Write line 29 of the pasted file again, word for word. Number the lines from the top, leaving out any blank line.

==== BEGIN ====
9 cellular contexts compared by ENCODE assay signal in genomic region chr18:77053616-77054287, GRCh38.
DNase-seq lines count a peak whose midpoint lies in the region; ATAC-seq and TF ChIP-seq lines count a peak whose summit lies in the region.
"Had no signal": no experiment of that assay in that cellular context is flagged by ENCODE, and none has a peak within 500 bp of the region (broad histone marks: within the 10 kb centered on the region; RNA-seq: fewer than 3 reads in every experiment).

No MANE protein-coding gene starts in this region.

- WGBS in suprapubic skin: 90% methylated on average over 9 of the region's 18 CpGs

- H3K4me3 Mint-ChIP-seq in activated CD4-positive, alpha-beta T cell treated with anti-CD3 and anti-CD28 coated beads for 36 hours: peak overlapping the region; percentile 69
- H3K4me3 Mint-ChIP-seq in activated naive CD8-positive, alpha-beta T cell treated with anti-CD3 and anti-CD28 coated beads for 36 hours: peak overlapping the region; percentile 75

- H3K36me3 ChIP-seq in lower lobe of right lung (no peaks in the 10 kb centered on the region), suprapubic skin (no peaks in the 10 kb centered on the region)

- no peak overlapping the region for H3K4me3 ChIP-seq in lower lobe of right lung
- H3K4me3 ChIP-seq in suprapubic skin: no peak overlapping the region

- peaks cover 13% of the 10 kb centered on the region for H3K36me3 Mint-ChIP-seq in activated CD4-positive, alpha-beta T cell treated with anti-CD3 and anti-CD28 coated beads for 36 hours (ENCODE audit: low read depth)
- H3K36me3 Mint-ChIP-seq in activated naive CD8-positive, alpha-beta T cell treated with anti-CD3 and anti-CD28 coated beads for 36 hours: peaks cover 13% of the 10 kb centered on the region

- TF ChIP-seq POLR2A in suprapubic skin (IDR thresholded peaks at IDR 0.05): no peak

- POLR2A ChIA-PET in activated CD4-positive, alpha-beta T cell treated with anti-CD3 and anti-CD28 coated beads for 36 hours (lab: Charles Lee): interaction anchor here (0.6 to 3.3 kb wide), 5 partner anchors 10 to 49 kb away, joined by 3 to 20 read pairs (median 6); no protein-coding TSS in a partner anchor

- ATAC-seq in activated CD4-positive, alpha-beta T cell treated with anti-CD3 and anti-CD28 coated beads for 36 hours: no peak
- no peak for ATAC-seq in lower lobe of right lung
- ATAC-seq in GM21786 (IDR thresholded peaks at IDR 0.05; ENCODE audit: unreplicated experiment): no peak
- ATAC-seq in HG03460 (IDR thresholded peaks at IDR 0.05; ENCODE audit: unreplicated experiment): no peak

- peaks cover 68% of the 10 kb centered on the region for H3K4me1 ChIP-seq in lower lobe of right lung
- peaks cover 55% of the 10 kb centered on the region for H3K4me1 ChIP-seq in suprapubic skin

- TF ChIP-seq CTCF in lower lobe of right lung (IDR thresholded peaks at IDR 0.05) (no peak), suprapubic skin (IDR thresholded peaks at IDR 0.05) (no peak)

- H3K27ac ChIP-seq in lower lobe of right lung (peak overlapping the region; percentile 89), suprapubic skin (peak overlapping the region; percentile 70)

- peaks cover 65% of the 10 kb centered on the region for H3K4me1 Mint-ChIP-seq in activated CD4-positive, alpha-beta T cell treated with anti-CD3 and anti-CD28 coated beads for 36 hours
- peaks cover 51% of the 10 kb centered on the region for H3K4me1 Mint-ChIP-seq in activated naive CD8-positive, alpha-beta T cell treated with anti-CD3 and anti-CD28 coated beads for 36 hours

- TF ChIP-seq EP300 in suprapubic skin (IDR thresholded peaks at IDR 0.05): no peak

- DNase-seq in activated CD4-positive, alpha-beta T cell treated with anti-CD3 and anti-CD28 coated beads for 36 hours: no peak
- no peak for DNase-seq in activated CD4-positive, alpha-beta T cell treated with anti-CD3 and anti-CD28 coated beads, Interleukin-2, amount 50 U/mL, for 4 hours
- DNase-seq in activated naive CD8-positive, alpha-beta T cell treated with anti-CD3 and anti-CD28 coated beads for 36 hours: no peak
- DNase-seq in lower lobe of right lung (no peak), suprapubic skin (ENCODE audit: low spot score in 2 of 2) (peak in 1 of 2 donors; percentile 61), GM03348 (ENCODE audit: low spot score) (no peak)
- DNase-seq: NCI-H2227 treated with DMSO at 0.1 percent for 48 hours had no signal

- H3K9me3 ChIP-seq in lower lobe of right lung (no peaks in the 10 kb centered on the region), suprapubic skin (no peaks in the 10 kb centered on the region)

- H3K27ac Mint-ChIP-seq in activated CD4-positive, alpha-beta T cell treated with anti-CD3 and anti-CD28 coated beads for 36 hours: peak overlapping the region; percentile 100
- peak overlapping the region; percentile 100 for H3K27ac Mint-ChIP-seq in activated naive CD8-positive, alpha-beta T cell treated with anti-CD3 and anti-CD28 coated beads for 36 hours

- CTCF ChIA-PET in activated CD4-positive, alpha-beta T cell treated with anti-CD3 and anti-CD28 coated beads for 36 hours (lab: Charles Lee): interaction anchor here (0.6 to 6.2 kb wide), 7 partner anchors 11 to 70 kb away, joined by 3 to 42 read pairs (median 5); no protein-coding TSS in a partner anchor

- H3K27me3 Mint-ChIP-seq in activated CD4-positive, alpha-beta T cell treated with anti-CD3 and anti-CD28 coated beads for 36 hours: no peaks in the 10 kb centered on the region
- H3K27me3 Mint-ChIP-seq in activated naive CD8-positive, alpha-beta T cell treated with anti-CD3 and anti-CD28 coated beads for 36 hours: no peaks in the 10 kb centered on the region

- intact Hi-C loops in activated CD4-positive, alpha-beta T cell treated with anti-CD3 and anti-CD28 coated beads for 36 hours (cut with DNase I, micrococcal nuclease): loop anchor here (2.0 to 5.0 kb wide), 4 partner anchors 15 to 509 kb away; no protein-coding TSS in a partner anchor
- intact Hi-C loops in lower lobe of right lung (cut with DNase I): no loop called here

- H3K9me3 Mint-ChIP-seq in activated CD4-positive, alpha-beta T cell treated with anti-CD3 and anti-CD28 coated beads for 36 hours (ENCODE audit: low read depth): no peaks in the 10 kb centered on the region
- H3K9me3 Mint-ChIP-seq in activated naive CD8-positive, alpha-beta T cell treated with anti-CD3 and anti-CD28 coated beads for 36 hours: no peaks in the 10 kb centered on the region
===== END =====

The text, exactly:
- DNase-seq in lower lobe of right lung (no peak), suprapubic skin (ENCODE audit: low spot score in 2 of 2) (peak in 1 of 2 donors; percentile 61), GM03348 (ENCODE audit: low spot score) (no peak)